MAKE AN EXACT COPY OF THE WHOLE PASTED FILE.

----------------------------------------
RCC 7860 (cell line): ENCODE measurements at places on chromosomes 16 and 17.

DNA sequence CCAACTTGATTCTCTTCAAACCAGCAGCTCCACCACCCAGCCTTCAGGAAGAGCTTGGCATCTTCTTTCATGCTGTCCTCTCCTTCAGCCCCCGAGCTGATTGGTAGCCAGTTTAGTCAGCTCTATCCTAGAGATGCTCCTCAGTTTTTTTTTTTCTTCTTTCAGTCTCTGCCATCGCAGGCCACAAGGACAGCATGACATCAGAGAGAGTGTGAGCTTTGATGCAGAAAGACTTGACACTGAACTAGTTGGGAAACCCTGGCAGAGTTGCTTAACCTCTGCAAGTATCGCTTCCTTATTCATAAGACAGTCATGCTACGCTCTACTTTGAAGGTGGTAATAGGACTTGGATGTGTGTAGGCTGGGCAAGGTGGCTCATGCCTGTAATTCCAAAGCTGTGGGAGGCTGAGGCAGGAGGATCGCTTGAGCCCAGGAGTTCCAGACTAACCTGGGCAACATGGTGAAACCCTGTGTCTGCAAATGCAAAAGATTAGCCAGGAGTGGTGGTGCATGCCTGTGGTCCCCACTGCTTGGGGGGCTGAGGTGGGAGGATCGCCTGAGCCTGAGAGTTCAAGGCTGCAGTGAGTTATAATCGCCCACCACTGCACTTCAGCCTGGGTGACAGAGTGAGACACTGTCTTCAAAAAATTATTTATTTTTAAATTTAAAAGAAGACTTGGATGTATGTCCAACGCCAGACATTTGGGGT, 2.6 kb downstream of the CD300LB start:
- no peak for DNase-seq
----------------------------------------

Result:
RCC 7860 (cell line): ENCODE measurements at places on chromosomes 16 and 17.

DNA sequence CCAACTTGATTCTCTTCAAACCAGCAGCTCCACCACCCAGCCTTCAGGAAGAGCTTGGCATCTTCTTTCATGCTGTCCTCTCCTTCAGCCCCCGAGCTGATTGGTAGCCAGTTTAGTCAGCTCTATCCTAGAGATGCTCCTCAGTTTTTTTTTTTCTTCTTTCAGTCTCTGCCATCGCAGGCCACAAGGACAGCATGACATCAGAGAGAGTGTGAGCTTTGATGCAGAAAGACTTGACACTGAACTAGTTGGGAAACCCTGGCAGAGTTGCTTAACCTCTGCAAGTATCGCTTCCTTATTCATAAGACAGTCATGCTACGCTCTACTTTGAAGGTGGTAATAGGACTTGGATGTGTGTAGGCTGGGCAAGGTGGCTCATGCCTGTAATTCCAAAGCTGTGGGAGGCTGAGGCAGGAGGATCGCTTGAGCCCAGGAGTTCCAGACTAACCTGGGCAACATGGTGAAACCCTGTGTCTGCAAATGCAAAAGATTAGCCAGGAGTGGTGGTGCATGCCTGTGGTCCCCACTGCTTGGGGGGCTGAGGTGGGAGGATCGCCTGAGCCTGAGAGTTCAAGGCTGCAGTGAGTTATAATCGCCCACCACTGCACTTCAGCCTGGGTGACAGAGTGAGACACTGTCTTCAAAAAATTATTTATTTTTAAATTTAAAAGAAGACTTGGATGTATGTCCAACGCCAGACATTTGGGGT, 2.6 kb downstream of the CD300LB start:
- no peak for DNase-seq